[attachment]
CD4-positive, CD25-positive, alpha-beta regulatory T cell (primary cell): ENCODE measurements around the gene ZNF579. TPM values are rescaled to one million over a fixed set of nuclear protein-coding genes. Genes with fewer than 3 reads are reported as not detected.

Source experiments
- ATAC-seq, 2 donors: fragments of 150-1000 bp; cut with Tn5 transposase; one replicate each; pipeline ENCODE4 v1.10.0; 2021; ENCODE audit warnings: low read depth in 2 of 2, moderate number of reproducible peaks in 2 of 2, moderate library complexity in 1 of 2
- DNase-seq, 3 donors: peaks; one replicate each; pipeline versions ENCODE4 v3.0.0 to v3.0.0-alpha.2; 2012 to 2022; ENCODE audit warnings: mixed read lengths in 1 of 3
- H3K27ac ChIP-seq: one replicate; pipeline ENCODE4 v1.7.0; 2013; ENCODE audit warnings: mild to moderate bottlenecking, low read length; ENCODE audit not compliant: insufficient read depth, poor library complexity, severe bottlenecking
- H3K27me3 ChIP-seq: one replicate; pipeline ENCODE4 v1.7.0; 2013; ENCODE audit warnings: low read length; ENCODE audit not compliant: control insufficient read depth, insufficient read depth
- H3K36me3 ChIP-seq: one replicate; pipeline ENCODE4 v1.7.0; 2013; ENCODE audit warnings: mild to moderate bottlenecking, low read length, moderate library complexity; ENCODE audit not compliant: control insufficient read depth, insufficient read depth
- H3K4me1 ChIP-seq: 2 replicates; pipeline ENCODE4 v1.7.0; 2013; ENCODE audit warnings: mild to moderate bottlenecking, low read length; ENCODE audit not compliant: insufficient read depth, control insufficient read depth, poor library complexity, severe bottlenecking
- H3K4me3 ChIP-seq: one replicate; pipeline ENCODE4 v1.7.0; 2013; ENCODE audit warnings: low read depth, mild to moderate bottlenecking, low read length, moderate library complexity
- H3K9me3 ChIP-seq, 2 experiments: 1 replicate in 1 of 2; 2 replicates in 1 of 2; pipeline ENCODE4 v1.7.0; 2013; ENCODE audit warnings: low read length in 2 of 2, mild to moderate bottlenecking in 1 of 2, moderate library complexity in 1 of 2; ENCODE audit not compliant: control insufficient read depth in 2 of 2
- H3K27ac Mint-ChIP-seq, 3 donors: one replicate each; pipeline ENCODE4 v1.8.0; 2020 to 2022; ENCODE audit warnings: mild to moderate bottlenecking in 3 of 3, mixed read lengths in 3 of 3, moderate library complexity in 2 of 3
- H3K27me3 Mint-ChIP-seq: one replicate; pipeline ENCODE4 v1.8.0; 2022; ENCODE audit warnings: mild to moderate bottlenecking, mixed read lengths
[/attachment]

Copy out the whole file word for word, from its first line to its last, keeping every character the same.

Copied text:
CD4-positive, CD25-positive, alpha-beta regulatory T cell (primary cell): ENCODE measurements around the gene ZNF579. TPM values are rescaled to one million over a fixed set of nuclear protein-coding genes. Genes with fewer than 3 reads are reported as not detected.

Source experiments
- ATAC-seq, 2 donors: fragments of 150-1000 bp; cut with Tn5 transposase; one replicate each; pipeline ENCODE4 v1.10.0; 2021; ENCODE audit warnings: low read depth in 2 of 2, moderate number of reproducible peaks in 2 of 2, moderate library complexity in 1 of 2
- DNase-seq, 3 donors: peaks; one replicate each; pipeline versions ENCODE4 v3.0.0 to v3.0.0-alpha.2; 2012 to 2022; ENCODE audit warnings: mixed read lengths in 1 of 3
- H3K27ac ChIP-seq: one replicate; pipeline ENCODE4 v1.7.0; 2013; ENCODE audit warnings: mild to moderate bottlenecking, low read length; ENCODE audit not compliant: insufficient read depth, poor library complexity, severe bottlenecking
- H3K27me3 ChIP-seq: one replicate; pipeline ENCODE4 v1.7.0; 2013; ENCODE audit warnings: low read length; ENCODE audit not compliant: control insufficient read depth, insufficient read depth
- H3K36me3 ChIP-seq: one replicate; pipeline ENCODE4 v1.7.0; 2013; ENCODE audit warnings: mild to moderate bottlenecking, low read length, moderate library complexity; ENCODE audit not compliant: control insufficient read depth, insufficient read depth
- H3K4me1 ChIP-seq: 2 replicates; pipeline ENCODE4 v1.7.0; 2013; ENCODE audit warnings: mild to moderate bottlenecking, low read length; ENCODE audit not compliant: insufficient read depth, control insufficient read depth, poor library complexity, severe bottlenecking
- H3K4me3 ChIP-seq: one replicate; pipeline ENCODE4 v1.7.0; 2013; ENCODE audit warnings: low read depth, mild to moderate bottlenecking, low read length, moderate library complexity
- H3K9me3 ChIP-seq, 2 experiments: 1 replicate in 1 of 2; 2 replicates in 1 of 2; pipeline ENCODE4 v1.7.0; 2013; ENCODE audit warnings: low read length in 2 of 2, mild to moderate bottlenecking in 1 of 2, moderate library complexity in 1 of 2; ENCODE audit not compliant: control insufficient read depth in 2 of 2
- H3K27ac Mint-ChIP-seq, 3 donors: one replicate each; pipeline ENCODE4 v1.8.0; 2020 to 2022; ENCODE audit warnings: mild to moderate bottlenecking in 3 of 3, mixed read lengths in 3 of 3, moderate library complexity in 2 of 3
- H3K27me3 Mint-ChIP-seq: one replicate; pipeline ENCODE4 v1.8.0; 2022; ENCODE audit warnings: mild to moderate bottlenecking, mixed read lengths